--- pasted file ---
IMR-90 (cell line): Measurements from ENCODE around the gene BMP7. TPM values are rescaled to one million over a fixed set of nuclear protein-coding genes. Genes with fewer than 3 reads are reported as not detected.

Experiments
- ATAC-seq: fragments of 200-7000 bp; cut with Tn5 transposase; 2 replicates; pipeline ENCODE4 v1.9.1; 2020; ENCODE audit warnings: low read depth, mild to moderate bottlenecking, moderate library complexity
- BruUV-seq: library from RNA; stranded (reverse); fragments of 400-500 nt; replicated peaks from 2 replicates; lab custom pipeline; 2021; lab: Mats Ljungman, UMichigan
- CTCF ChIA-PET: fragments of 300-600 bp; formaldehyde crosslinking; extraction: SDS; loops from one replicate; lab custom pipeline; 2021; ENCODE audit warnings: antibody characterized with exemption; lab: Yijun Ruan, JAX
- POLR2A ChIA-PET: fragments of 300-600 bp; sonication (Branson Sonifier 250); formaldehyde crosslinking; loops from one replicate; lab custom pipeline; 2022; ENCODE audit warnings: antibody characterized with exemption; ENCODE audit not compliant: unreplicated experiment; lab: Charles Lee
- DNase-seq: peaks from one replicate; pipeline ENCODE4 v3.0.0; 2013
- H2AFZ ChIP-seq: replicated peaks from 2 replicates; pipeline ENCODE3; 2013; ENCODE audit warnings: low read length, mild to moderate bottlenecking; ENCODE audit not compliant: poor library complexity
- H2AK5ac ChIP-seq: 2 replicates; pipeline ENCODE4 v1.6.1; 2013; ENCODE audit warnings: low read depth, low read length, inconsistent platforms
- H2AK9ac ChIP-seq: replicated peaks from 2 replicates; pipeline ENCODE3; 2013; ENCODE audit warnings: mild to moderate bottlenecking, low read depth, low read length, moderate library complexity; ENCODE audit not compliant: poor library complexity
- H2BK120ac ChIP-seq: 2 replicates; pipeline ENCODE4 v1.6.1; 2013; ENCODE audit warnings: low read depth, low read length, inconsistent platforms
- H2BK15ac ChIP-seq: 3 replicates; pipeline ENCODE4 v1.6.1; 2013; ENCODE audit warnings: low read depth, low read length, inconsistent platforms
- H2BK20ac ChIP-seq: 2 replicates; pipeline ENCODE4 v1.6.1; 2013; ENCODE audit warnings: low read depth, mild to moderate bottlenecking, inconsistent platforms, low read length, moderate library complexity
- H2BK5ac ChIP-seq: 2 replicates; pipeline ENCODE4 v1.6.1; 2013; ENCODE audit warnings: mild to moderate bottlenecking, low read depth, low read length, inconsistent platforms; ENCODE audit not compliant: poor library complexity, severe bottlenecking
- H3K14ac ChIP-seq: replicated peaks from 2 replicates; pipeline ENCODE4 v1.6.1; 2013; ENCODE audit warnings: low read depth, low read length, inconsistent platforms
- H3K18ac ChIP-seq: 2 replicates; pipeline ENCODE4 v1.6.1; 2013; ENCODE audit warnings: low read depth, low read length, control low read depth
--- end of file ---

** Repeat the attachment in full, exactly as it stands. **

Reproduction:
IMR-90 (cell line): Measurements from ENCODE around the gene BMP7. TPM values are rescaled to one million over a fixed set of nuclear protein-coding genes. Genes with fewer than 3 reads are reported as not detected.

Experiments
- ATAC-seq: fragments of 200-7000 bp; cut with Tn5 transposase; 2 replicates; pipeline ENCODE4 v1.9.1; 2020; ENCODE audit warnings: low read depth, mild to moderate bottlenecking, moderate library complexity
- BruUV-seq: library from RNA; stranded (reverse); fragments of 400-500 nt; replicated peaks from 2 replicates; lab custom pipeline; 2021; lab: Mats Ljungman, UMichigan
- CTCF ChIA-PET: fragments of 300-600 bp; formaldehyde crosslinking; extraction: SDS; loops from one replicate; lab custom pipeline; 2021; ENCODE audit warnings: antibody characterized with exemption; lab: Yijun Ruan, JAX
- POLR2A ChIA-PET: fragments of 300-600 bp; sonication (Branson Sonifier 250); formaldehyde crosslinking; loops from one replicate; lab custom pipeline; 2022; ENCODE audit warnings: antibody characterized with exemption; ENCODE audit not compliant: unreplicated experiment; lab: Charles Lee
- DNase-seq: peaks from one replicate; pipeline ENCODE4 v3.0.0; 2013
- H2AFZ ChIP-seq: replicated peaks from 2 replicates; pipeline ENCODE3; 2013; ENCODE audit warnings: low read length, mild to moderate bottlenecking; ENCODE audit not compliant: poor library complexity
- H2AK5ac ChIP-seq: 2 replicates; pipeline ENCODE4 v1.6.1; 2013; ENCODE audit warnings: low read depth, low read length, inconsistent platforms
- H2AK9ac ChIP-seq: replicated peaks from 2 replicates; pipeline ENCODE3; 2013; ENCODE audit warnings: mild to moderate bottlenecking, low read depth, low read length, moderate library complexity; ENCODE audit not compliant: poor library complexity
- H2BK120ac ChIP-seq: 2 replicates; pipeline ENCODE4 v1.6.1; 2013; ENCODE audit warnings: low read depth, low read length, inconsistent platforms
- H2BK15ac ChIP-seq: 3 replicates; pipeline ENCODE4 v1.6.1; 2013; ENCODE audit warnings: low read depth, low read length, inconsistent platforms
- H2BK20ac ChIP-seq: 2 replicates; pipeline ENCODE4 v1.6.1; 2013; ENCODE audit warnings: low read depth, mild to moderate bottlenecking, inconsistent platforms, low read length, moderate library complexity
- H2BK5ac ChIP-seq: 2 replicates; pipeline ENCODE4 v1.6.1; 2013; ENCODE audit warnings: mild to moderate bottlenecking, low read depth, low read length, inconsistent platforms; ENCODE audit not compliant: poor library complexity, severe bottlenecking
- H3K14ac ChIP-seq: replicated peaks from 2 replicates; pipeline ENCODE4 v1.6.1; 2013; ENCODE audit warnings: low read depth, low read length, inconsistent platforms
- H3K18ac ChIP-seq: 2 replicates; pipeline ENCODE4 v1.6.1; 2013; ENCODE audit warnings: low read depth, low read length, control low read depth